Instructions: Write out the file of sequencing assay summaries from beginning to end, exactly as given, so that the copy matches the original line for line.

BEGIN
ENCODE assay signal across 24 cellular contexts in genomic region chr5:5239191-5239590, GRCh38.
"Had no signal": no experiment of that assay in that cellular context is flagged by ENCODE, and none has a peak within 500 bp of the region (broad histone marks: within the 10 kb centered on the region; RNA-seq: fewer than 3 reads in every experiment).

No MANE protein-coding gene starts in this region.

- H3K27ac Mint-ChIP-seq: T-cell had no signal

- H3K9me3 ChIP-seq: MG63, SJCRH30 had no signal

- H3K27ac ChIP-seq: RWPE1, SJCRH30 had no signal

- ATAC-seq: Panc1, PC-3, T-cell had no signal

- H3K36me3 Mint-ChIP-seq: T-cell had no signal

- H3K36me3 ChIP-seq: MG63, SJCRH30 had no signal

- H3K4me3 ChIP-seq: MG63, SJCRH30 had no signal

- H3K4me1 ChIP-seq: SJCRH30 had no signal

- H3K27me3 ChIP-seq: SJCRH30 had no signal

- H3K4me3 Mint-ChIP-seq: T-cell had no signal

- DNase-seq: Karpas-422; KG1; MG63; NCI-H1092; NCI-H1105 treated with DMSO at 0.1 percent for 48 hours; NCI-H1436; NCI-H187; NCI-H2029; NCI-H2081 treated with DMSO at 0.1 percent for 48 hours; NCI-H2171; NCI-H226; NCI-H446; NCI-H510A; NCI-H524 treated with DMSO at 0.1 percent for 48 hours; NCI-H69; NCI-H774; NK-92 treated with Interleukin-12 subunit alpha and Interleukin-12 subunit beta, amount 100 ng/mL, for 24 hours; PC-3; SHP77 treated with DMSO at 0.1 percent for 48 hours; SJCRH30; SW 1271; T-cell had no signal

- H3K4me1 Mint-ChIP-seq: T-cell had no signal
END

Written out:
ENCODE assay signal across 24 cellular contexts in genomic region chr5:5239191-5239590, GRCh38.
"Had no signal": no experiment of that assay in that cellular context is flagged by ENCODE, and none has a peak within 500 bp of the region (broad histone marks: within the 10 kb centered on the region; RNA-seq: fewer than 3 reads in every experiment).

No MANE protein-coding gene starts in this region.

- H3K27ac Mint-ChIP-seq: T-cell had no signal

- H3K9me3 ChIP-seq: MG63, SJCRH30 had no signal

- H3K27ac ChIP-seq: RWPE1, SJCRH30 had no signal

- ATAC-seq: Panc1, PC-3, T-cell had no signal

- H3K36me3 Mint-ChIP-seq: T-cell had no signal

- H3K36me3 ChIP-seq: MG63, SJCRH30 had no signal

- H3K4me3 ChIP-seq: MG63, SJCRH30 had no signal

- H3K4me1 ChIP-seq: SJCRH30 had no signal

- H3K27me3 ChIP-seq: SJCRH30 had no signal

- H3K4me3 Mint-ChIP-seq: T-cell had no signal

- DNase-seq: Karpas-422; KG1; MG63; NCI-H1092; NCI-H1105 treated with DMSO at 0.1 percent for 48 hours; NCI-H1436; NCI-H187; NCI-H2029; NCI-H2081 treated with DMSO at 0.1 percent for 48 hours; NCI-H2171; NCI-H226; NCI-H446; NCI-H510A; NCI-H524 treated with DMSO at 0.1 percent for 48 hours; NCI-H69; NCI-H774; NK-92 treated with Interleukin-12 subunit alpha and Interleukin-12 subunit beta, amount 100 ng/mL, for 24 hours; PC-3; SHP77 treated with DMSO at 0.1 percent for 48 hours; SJCRH30; SW 1271; T-cell had no signal

- H3K4me1 Mint-ChIP-seq: T-cell had no signal